ABSTRACT Alcohol withdrawal is a common clinical condition that has a variety of complications and morbidities. The manifestations can range from mild agitation to withdrawal seizures and delirium tremens. The treatments for alcohol withdrawal include benzodiazepines, anticonvulsants, beta-blockers and antihypertensives. Although benzodiazepines are presently a first-line therapy, there is controversy regarding the efficacies of these medications compared with others. Treatment protocols often involve one of two contrasting approaches: symptom-triggered versus fixed-schedule dosing of benzodiazepines. We describe these protocols in our review and examine the data supporting symptom-triggered dosing as the preferred method for most patients in withdrawal.The Clinical Institute Withdrawal Assessment for Alcohol scoring system for alcohol withdrawal streamlines care, optimizes patient management, and is the best scale available for withdrawal assessment. Quality improvement implications for inpatient management of alcohol withdrawal include increasing training for signs of withdrawal and symptom recognition, adding new hospital protocols to employee curricula, and ensuring manageable patient-to-physician and patient-to-nurse ratios.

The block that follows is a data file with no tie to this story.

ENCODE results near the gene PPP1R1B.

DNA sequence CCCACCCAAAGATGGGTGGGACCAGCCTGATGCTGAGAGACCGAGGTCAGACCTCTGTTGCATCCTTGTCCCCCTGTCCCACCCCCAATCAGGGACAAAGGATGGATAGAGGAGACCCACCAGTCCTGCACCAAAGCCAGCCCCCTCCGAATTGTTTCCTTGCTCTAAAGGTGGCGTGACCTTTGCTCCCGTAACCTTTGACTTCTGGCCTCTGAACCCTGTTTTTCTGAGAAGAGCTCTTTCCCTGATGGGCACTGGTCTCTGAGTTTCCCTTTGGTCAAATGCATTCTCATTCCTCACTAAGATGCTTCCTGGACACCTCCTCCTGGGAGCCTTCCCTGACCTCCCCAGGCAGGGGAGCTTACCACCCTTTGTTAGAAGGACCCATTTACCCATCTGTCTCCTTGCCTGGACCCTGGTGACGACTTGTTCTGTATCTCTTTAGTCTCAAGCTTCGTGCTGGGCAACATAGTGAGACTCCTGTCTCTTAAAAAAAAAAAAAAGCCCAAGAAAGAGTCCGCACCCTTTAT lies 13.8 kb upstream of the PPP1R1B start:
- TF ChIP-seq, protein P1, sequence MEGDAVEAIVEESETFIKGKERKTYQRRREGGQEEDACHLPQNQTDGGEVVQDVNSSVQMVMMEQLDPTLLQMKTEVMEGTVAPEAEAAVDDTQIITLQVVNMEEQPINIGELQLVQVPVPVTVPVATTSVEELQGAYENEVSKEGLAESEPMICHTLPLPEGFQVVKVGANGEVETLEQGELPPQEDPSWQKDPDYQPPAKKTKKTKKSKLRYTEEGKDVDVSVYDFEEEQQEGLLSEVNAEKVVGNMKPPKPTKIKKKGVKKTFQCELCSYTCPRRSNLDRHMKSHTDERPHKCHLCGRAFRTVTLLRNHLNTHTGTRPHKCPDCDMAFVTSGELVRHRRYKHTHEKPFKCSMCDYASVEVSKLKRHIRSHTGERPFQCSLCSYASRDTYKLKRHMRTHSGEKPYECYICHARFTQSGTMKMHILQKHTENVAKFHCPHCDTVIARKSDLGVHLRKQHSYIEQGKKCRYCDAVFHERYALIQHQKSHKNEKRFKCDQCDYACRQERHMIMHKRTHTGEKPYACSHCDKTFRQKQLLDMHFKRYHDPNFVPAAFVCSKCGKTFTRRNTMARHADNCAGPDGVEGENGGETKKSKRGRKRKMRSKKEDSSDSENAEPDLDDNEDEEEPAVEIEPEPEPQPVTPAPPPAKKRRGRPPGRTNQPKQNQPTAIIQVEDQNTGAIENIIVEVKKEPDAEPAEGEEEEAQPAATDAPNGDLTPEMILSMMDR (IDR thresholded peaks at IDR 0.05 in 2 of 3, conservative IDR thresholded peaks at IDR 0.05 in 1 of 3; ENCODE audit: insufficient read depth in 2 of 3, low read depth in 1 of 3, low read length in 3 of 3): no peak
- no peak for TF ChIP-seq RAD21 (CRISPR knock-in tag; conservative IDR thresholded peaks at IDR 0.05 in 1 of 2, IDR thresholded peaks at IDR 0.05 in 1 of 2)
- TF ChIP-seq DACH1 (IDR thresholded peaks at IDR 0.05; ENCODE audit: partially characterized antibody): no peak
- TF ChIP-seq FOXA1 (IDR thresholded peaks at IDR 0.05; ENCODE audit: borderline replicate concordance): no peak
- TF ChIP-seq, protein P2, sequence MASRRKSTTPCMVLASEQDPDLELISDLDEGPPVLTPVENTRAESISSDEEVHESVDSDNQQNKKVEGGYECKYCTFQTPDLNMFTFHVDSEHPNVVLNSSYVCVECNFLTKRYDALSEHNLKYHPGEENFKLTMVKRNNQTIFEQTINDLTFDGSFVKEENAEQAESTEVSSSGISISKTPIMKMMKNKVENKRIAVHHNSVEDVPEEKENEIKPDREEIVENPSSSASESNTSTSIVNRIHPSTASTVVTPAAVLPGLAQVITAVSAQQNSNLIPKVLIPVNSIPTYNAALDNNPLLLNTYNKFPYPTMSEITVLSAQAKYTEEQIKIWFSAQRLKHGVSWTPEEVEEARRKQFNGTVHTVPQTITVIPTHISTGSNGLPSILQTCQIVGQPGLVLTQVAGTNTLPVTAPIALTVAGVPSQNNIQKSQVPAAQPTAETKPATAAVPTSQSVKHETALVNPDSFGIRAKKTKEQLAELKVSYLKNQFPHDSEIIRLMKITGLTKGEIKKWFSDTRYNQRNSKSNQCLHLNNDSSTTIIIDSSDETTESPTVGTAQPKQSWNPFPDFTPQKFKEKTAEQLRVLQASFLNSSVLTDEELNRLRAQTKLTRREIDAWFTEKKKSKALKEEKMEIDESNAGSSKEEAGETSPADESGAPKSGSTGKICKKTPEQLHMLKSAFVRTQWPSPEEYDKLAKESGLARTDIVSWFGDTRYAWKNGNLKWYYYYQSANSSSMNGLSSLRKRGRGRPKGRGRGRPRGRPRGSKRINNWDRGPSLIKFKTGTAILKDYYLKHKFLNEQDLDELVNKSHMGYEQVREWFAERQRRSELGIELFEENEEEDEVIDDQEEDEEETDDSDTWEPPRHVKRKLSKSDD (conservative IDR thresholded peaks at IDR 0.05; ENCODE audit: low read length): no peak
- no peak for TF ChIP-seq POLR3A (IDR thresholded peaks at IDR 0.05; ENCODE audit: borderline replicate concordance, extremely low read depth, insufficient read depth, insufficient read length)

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ABSTRACT: Dexmedetomidine is currently used in the US in the treatment of alcohol withdrawal syndrome (AWS) in the intensive care unit (ICU) setting, although data to support this practice are limited. Dexmedetomidine targets the noradrenergic system, an important but frequently overlooked secondary mechanism in the development of AWS, and, in doing so, may reduce the need for excessive benzodiazepine use which can increase the risk of γ-aminobutyric acid (GABA)-mediated deliriogenesis and respiratory depression. The purpose of this narrative review is to evaluate available literature reporting on the safety and efficacy of dexmedetomidine for AWS in the ICU setting. An English-language MEDLINE search (1966 to July 2013) was performed to identify articles evaluating the efficacy and safety of dexmedetomidine for AWS. Case series, case reports and controlled trials were evaluated for topic relevance and clinical applicability. Reference lists of articles retrieved through this search were reviewed to identify any relevant publications. Studies focusing on the safety and efficacy of dexmedetomidine for AWS in humans were selected. Studies were included if they were published as full articles; abstracts alone were not included in this review. Eight published case studies and case series were identified. Based on a limited body of evidence, dexmedetomidine shows promise as a potentially safe and possibly effective adjuvant treatment for AWS in the ICU. Prospective, well-controlled studies are needed to confirm the safety and efficacy of the use of dexmedetomidine in AWS.CNS Drugs 08/2013; DOI:10.1007/s40263-013-0106-6